2. cut biscuits into quarters and gently stir into mixture. Cover, cook on LOW 4-6 hrs.

              1. re: kdlalib

                I think that could be done just as easily on the stove top in half an hour. I'd bring liquids and seasoning to a boil, simmer for about 10 minutes, add the chicken, and then arrange the biscuits on top. Cook covered for another 10-20 minutes till the biscuits (dumplings) are done.

                1. re: paulj

                  I agree 100%

                  The crockpot will disintegrate the chicken into sawdust.

                  1. re: paulj

                    Does the all-purpose flour get added in when the seasonings do?

                  2. re: kdlalib

                    Alternatively, you could buy uncooked chicken (as a new cook, I'd go for something that has already been boned to keep it to a minimum), slice into chunks, saute on high heat to brown the chicken, then finish cooking in the slow cooker.

                    Or you could even add the cooked chicken into the mixture closer to the end, say 1 - 2 hours from the finish point.

                2. re: paulj

                  Me neither.

                  Re-cooking cooked chicken for hours in a slow cooker will ruin it.

                3. It will be fine, you have come to the wrong place to ask about recipes involving canned cream o' soup.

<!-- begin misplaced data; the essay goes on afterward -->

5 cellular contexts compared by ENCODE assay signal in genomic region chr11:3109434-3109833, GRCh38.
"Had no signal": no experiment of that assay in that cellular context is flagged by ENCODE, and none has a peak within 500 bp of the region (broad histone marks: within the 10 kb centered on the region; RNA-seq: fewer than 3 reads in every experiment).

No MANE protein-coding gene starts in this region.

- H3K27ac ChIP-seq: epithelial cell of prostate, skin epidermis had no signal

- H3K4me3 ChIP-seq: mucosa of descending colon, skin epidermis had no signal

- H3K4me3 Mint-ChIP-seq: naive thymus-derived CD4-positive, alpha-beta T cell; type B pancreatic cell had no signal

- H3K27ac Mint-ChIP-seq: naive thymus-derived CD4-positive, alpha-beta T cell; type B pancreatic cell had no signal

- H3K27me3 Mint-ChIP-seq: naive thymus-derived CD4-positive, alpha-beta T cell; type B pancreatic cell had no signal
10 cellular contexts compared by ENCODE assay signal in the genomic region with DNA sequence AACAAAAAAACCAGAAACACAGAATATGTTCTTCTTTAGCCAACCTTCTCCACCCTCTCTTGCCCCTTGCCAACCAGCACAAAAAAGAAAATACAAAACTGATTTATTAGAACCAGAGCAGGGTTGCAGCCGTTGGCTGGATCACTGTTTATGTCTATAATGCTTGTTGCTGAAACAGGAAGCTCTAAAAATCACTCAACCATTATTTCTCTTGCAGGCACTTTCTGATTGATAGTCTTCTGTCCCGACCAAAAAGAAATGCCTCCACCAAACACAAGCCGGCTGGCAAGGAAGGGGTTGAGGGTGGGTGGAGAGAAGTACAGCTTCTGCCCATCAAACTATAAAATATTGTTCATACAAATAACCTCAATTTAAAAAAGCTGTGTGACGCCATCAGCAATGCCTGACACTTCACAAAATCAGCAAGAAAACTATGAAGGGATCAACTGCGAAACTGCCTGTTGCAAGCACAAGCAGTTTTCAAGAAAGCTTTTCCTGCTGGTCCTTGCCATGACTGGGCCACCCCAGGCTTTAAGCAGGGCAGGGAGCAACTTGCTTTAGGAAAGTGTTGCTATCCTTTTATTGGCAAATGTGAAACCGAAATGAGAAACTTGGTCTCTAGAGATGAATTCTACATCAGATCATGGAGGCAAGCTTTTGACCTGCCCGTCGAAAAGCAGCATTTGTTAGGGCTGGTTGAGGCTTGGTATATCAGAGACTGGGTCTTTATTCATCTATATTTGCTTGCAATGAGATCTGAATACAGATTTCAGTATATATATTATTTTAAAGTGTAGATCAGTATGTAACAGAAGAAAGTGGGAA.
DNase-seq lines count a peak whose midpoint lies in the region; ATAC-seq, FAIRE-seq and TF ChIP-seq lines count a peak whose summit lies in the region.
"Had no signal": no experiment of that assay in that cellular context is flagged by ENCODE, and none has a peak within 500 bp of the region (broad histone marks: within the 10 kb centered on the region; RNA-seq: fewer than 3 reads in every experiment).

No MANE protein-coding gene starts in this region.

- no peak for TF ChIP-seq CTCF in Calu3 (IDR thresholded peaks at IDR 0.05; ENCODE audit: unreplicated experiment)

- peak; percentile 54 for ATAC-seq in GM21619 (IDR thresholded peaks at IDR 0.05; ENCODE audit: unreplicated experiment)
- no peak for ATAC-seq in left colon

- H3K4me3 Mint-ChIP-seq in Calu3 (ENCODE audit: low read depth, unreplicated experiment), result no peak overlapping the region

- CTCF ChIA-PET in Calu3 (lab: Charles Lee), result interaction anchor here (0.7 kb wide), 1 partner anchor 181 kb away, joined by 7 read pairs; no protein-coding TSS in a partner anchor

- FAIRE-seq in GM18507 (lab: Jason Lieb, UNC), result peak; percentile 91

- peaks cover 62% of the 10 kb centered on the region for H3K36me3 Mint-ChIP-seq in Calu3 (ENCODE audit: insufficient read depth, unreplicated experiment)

4 Replies
                  1. re: kengk

                    I'm just starting out. I don't know how to cook chicken yet and my husband wants chicken n' dumplings. I don't know how else to start.

                    1. re: kdlalib

                      I think the recipe you're starting out with is just fine. Once you get used to the actual cooking techniques, you can move away from using canned ingredients, but for now, it's fine and your husband will appreciate the meal you made for him.

                      And, I agree that using a rotisserie chicken from the store is your best bet. I know how to cook chicken many different ways and I still use the rotisserie chickens sometimes.

                      1. re: juliejulez

                        Thank you for saying that. That's what I'm attempting to do. Practice the techniques first. I love food, so I don't plan on cooking with condensed soup on a regular basis. I want to become a good cook. However, I'm just starting out and need to learn the techniques first.

                        1. re: kdlalib

                          Use the thigh and drumstick meat not the breast and remove the skin. They'll stand up to the recooking better. Good luck with it.

                  2. Unless you really really like salty food do yourself a favor and replace the 2 cans of water and the bouillon granules with 2 cans (or the boxed equivalent,) of chicken stock with no salt added. The sodium in that recipe is insane (especially if you use rotisserie chicken which is prepared with a lot of salt.)

                    2 Replies
                    1. re: weezieduzzit

                      Thanks for the tip. I think I'll do that. I don't want something overly salty. I'm trying to learn how to cook, but sometimes the process seems overwhelming.

                      1. re: kdlalib

                        Don't over think it, trust your instincts and ask questions when you need to, you'll be fine. When you're ready to graduate to a home made chicken and dumplings there are a lot of people here who can help (and I swear it's really easy and very forgiving, don't be intimidated.)